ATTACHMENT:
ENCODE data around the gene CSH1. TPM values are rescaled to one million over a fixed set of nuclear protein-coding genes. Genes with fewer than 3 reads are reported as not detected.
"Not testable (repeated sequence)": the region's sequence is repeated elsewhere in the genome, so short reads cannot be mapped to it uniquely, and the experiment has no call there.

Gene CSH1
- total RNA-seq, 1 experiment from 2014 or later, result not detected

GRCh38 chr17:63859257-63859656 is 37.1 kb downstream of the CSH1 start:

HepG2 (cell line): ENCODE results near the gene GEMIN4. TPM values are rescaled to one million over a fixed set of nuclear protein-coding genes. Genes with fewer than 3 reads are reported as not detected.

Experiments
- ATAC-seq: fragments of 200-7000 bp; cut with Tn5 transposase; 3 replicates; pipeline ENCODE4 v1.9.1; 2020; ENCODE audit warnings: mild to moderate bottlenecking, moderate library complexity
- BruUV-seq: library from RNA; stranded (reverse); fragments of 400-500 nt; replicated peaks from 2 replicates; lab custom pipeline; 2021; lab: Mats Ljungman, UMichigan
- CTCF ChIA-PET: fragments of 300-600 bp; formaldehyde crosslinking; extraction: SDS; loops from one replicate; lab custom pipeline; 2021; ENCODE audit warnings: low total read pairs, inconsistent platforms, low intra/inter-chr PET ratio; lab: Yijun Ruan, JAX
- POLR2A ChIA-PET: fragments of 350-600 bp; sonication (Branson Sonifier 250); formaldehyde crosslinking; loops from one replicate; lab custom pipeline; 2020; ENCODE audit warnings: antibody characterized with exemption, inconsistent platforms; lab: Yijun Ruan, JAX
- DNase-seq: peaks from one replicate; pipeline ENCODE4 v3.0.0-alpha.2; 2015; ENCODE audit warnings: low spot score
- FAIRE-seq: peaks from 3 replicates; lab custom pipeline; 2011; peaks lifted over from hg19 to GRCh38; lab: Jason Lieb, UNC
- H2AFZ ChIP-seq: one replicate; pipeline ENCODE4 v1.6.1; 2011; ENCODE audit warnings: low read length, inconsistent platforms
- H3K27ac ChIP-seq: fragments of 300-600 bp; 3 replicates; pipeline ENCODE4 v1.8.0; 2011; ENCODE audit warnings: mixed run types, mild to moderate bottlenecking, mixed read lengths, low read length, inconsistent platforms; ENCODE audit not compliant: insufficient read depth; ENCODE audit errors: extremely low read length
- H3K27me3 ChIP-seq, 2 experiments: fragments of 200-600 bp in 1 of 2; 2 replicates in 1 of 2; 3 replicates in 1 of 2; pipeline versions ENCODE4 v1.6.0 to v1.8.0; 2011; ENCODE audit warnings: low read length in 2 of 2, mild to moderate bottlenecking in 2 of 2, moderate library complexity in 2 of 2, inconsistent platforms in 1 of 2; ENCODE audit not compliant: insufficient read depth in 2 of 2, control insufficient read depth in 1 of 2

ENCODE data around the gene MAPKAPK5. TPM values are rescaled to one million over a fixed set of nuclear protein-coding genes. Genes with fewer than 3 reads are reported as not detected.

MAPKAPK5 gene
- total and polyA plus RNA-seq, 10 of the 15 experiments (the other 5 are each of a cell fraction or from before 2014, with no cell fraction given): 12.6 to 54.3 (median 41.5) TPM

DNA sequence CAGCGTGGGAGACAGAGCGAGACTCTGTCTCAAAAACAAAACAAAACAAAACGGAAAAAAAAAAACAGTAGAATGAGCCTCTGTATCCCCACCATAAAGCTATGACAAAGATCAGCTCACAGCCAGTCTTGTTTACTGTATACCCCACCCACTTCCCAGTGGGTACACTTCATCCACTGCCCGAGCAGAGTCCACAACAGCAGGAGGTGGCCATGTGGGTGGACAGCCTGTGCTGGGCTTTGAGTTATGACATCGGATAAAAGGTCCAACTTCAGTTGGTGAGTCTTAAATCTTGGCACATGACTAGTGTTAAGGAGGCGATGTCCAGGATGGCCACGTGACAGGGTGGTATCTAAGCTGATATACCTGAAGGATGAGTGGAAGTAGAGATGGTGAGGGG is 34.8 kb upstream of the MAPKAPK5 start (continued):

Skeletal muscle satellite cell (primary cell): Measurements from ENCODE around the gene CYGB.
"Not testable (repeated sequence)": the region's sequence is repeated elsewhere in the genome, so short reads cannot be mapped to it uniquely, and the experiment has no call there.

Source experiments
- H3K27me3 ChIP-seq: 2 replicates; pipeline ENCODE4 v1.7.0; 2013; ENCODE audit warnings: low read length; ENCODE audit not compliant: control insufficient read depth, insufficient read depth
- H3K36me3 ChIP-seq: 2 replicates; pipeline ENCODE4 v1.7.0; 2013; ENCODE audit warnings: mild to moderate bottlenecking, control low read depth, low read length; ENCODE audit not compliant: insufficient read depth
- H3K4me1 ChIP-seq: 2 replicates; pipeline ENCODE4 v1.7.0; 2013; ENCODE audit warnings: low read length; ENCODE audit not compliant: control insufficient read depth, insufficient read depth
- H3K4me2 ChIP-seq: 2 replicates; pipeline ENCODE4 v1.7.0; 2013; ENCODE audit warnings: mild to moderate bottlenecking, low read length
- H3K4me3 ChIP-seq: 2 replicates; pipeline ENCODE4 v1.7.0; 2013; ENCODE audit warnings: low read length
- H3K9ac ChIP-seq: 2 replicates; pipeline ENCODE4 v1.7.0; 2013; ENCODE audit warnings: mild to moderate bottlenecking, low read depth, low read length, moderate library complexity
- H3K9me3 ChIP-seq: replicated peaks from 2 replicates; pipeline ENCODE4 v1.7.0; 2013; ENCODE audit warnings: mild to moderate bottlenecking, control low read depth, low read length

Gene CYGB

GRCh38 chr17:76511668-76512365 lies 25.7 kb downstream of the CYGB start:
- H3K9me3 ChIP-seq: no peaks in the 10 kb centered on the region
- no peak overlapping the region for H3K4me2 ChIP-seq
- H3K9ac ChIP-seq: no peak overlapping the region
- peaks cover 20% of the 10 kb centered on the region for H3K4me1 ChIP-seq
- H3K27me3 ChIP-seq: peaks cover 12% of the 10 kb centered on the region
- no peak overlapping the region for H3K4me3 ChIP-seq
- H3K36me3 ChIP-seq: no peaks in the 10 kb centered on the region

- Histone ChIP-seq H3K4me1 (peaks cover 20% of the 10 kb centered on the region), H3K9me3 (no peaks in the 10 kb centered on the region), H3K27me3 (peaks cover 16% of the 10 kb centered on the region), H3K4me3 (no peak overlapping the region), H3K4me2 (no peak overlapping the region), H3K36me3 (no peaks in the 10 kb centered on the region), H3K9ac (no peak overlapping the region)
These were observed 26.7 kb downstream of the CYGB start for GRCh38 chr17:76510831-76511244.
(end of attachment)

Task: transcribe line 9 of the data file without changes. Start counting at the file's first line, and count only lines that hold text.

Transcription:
- BruUV-seq: library from RNA; stranded (reverse); fragments of 400-500 nt; replicated peaks from 2 replicates; lab custom pipeline; 2021; lab: Mats Ljungman, UMichigan